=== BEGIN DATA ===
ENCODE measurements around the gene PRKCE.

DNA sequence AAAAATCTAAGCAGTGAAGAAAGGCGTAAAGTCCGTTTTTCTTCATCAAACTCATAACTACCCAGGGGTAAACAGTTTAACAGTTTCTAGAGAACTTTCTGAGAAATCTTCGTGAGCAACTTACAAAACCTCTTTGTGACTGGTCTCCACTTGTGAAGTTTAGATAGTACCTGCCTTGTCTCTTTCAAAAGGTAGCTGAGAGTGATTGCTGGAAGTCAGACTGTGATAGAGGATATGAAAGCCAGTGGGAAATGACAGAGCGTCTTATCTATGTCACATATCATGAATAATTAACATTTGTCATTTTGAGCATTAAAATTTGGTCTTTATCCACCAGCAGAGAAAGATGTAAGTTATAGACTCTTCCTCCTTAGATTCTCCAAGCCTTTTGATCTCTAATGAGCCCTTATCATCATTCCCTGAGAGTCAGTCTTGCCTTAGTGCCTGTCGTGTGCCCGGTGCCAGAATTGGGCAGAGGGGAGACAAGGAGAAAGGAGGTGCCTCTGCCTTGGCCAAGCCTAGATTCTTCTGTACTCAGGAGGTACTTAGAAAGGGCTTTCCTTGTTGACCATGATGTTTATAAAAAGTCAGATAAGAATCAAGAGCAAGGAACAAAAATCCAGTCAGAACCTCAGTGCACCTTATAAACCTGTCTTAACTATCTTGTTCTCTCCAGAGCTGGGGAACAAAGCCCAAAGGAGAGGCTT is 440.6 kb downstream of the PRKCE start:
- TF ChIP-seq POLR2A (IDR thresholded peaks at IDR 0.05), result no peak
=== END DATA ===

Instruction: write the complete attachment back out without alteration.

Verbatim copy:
ENCODE measurements around the gene PRKCE.

DNA sequence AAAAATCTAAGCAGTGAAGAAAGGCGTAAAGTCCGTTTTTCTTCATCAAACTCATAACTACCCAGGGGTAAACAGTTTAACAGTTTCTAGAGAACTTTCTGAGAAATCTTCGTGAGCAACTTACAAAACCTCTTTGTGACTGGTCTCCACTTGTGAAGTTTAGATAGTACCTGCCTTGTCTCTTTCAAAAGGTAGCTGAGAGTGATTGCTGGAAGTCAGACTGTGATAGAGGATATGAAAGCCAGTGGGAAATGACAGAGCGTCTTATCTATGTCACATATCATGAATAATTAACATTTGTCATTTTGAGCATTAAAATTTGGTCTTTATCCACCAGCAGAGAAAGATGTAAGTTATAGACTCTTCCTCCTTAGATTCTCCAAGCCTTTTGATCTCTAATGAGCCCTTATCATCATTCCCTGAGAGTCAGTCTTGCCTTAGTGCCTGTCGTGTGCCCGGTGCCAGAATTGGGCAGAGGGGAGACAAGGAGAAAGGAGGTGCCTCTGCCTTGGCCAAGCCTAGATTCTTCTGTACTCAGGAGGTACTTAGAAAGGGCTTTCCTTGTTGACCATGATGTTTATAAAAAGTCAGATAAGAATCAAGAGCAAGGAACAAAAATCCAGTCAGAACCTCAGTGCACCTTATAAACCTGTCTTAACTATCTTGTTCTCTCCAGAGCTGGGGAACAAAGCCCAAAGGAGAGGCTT is 440.6 kb downstream of the PRKCE start:
- TF ChIP-seq POLR2A (IDR thresholded peaks at IDR 0.05), result no peak